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    I like this. Lighter and easier than my too-costly chain wrench I've used only a few times in the last ten years. You can use a bicycle or saw chain for smaller problems.

    1 reply

    Yes, don't spend too much for seldom use tool. We have heavy trucks and light trucks here and we use it more often but in my case those truck drivers just can't be gentle to my tool. Why should I spend much money on that tool for them to break while I can make my own free tool? ;)

    Bicycle chain is perfect if you are going to make one. That large chain from motorcycle was what I had in hand at that time. Now we have three DIY chain-wrenches with different sizes laying on the shelves.

    Brilliant. It's a DIY chain wrench. I've got a couple strap wrenches, but rubber never grabs on smooth oily filters and the lever tends to be too long to get into tight places. This is a great DIY tool.

    1 reply

    Thank you. Give it a try, with smaller chain you have more nodes and more grips. and yes, the lever should not be too long.


    (thank you. glad to hear you like it)

    "You might see this as a wearable necklace, but I tell you what : "Wear it at your own risk!" :D"

    My first thought when I saw the photo for this was that is was going to be a piece of "industrial" jewelry. :)

    This is a great idea though. I use a rubber strap wrench to change the filter on my car, but there is barely enough room to get it in place to use. This would be more compact and probably work better.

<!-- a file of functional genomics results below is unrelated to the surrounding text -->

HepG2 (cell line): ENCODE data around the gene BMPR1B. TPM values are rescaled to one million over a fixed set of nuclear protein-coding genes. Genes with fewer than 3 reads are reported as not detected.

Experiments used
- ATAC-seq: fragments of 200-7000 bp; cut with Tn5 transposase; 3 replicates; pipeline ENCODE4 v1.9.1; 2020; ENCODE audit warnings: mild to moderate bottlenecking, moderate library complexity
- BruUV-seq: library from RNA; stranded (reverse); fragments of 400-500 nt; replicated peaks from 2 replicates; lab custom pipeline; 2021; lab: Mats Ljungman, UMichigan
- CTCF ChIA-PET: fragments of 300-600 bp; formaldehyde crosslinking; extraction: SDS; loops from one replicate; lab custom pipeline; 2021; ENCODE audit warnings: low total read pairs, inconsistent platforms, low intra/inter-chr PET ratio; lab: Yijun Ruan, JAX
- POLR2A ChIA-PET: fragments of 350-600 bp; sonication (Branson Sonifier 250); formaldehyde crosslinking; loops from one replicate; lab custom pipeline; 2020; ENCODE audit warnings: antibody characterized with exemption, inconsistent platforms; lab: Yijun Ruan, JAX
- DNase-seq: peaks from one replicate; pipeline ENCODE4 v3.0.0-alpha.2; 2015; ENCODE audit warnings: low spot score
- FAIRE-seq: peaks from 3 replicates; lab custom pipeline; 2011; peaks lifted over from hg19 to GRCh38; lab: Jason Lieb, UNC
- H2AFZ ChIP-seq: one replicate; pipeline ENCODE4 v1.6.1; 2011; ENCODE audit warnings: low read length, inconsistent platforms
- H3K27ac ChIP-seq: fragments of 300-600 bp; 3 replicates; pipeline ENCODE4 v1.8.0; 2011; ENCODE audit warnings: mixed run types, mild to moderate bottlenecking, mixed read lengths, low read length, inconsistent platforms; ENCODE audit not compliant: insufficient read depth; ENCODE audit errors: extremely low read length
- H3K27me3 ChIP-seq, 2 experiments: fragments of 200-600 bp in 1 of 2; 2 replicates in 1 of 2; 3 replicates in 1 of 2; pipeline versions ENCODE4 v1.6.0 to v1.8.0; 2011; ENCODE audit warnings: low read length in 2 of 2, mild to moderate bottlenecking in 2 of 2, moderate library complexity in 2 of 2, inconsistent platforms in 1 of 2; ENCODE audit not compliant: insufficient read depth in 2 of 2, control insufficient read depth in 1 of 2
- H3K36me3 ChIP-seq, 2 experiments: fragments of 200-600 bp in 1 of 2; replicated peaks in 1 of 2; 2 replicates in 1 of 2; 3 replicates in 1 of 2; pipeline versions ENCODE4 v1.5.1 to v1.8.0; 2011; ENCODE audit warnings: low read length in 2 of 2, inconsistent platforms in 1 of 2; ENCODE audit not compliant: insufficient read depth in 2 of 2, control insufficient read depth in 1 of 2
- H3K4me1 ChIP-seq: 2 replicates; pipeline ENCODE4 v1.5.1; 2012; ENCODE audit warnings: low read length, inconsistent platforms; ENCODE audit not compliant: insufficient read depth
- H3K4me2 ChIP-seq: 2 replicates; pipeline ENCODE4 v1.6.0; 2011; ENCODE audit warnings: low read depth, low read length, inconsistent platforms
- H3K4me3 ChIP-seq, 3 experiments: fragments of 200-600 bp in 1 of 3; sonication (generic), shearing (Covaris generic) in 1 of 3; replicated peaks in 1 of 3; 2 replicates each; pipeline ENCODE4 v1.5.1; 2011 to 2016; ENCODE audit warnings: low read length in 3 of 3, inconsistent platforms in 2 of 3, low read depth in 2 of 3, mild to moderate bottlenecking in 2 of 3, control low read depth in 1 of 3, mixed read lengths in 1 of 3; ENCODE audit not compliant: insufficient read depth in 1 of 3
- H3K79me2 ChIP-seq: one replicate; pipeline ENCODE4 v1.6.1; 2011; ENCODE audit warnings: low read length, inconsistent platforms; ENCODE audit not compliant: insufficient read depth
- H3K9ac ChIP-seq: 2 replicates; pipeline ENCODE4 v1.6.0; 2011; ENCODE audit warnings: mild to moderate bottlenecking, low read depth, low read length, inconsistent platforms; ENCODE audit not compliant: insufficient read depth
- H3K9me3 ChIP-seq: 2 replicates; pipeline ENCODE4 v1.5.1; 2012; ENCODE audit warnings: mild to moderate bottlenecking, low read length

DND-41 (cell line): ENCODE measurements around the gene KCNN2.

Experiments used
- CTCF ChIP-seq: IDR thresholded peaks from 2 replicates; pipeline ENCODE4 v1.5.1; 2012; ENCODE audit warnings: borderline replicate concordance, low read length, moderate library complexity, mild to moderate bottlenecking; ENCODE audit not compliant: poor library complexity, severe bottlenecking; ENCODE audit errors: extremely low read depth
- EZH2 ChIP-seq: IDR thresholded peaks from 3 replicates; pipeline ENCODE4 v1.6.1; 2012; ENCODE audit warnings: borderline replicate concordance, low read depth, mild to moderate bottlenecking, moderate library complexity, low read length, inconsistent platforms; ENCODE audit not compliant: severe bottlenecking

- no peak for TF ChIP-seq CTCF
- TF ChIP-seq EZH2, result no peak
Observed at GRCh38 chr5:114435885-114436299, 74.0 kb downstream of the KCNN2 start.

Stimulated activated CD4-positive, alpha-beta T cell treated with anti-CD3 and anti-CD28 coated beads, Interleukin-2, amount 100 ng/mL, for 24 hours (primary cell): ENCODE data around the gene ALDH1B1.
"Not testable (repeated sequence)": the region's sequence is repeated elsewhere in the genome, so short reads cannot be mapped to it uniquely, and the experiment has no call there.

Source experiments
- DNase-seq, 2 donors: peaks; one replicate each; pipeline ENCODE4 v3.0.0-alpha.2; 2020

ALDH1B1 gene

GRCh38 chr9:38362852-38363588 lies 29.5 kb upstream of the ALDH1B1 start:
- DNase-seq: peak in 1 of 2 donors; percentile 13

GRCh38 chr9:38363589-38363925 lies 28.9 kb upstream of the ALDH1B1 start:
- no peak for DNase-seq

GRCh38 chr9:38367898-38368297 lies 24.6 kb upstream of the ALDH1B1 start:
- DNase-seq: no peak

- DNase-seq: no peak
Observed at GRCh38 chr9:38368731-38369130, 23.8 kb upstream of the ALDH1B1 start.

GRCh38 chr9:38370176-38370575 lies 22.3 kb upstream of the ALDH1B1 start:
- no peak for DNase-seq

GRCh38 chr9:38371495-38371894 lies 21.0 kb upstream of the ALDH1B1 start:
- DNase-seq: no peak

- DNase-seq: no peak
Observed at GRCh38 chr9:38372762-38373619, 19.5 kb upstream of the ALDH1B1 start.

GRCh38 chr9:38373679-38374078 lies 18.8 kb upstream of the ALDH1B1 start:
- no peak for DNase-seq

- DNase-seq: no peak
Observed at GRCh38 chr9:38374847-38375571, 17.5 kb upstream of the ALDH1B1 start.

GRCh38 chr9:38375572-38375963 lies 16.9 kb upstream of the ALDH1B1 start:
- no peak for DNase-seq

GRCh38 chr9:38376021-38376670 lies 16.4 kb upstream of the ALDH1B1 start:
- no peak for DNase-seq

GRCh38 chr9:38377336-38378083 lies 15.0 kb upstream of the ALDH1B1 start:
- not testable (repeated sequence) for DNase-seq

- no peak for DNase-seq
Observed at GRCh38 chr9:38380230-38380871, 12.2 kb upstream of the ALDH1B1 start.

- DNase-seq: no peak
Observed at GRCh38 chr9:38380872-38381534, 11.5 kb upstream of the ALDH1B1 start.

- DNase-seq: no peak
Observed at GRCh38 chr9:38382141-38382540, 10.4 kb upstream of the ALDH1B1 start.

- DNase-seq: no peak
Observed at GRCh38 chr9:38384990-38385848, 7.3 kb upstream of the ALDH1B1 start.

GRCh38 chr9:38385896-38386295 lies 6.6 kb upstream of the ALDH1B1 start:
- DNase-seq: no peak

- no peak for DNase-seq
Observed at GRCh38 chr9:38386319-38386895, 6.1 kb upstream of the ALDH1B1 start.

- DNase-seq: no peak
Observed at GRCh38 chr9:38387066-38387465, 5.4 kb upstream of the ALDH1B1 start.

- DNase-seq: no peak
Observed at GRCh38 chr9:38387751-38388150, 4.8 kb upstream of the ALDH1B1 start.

It would probably also work good for holding larger diameter pipes in place.

    2 replies

    I have added the benefit of water valve as the handle. I also make a simulation on special case we may encounter on the field. Check out the addition Step Four ^_^

    Yeah, it works great with pipe handle about 15 to 20 centimeters in length, not too large in diameter as long as the chain can go through it. As you see I have pipe, but I don't have that large drill bit handy. I also have perfect wheel wrench with holes on it, but it takes time to saw it shorter. I was hot in making of this instructable, so I took any instant stuff around but it still works well :) I just find out some benefit of using this water valve. I will try to take pictures of it and upload it here :)

    I will definitely be making one of these up. Headed to my junk parts pile now:)

    2 replies

    Can't wait to see yours ;) I suggest using bike's chain for it is smaller and has more gripping nodes for the same length.

    I'll mod this handle(never worked right was in junk tool drawer). I'll fix that up saturday at my Dad's little shop I helped him set up. I'll send a pic of final build. Again ty for the inspiration.


    That's pretty good!

    In a pinch one time, I used my leather belt - wrapped around the filter and through the buckle. The long piece went through a length of pipe for leverage, and it worked! Of course, I had to clean the belt before I wore it again.

    1 reply

    Using belt is one way, but we have been using this tool on trucks for many years. We just lost it, then I thought of sharing it here while making one out of scraps :)